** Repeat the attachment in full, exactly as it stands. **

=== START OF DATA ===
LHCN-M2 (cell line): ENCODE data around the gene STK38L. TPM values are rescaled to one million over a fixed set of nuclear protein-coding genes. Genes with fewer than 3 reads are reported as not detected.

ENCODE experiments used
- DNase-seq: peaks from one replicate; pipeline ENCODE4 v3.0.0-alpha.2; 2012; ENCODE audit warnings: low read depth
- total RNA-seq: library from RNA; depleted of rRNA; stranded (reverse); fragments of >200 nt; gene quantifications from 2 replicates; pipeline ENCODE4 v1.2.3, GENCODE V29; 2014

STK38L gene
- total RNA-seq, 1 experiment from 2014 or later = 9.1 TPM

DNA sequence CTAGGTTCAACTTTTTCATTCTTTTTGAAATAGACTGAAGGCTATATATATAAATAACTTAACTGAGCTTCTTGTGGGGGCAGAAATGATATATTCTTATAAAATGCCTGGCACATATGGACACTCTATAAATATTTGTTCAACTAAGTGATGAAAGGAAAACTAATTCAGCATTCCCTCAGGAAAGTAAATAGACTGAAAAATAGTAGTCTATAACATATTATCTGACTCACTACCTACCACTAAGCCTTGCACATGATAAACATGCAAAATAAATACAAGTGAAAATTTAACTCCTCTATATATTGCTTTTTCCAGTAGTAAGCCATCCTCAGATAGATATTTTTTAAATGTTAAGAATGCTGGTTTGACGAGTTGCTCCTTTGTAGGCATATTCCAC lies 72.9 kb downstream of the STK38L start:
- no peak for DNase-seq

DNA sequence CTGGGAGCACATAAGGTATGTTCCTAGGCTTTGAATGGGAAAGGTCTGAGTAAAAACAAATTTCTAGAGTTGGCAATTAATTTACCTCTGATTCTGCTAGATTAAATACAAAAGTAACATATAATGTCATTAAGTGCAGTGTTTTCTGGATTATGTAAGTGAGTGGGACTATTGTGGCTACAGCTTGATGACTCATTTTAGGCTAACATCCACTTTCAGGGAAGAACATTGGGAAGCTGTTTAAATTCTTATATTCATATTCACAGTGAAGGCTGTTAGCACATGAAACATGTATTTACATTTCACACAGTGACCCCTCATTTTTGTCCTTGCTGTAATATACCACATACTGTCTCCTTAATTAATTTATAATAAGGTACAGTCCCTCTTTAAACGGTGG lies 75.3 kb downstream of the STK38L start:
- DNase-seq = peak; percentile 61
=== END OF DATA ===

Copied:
LHCN-M2 (cell line): ENCODE data around the gene STK38L. TPM values are rescaled to one million over a fixed set of nuclear protein-coding genes. Genes with fewer than 3 reads are reported as not detected.

ENCODE experiments used
- DNase-seq: peaks from one replicate; pipeline ENCODE4 v3.0.0-alpha.2; 2012; ENCODE audit warnings: low read depth
- total RNA-seq: library from RNA; depleted of rRNA; stranded (reverse); fragments of >200 nt; gene quantifications from 2 replicates; pipeline ENCODE4 v1.2.3, GENCODE V29; 2014

STK38L gene
- total RNA-seq, 1 experiment from 2014 or later = 9.1 TPM

DNA sequence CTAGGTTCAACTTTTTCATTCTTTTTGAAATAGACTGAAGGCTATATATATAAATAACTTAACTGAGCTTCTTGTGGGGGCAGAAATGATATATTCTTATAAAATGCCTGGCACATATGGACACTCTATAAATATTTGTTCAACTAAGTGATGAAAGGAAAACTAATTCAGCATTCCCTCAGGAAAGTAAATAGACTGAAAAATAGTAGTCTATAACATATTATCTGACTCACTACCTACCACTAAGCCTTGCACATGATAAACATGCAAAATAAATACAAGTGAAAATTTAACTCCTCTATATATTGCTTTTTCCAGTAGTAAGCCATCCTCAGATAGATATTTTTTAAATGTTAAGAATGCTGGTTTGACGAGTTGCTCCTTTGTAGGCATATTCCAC lies 72.9 kb downstream of the STK38L start:
- no peak for DNase-seq

DNA sequence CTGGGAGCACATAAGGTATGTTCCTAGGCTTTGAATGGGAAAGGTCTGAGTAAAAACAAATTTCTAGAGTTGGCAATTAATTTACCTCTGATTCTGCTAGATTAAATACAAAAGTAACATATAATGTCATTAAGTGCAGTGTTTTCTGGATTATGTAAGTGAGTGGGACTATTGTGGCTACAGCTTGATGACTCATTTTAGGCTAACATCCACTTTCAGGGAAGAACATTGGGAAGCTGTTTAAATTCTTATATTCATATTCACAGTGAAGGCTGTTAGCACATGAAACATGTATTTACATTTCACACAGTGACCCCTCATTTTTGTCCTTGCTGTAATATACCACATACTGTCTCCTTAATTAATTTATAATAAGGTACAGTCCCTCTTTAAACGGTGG lies 75.3 kb downstream of the STK38L start:
- DNase-seq = peak; percentile 61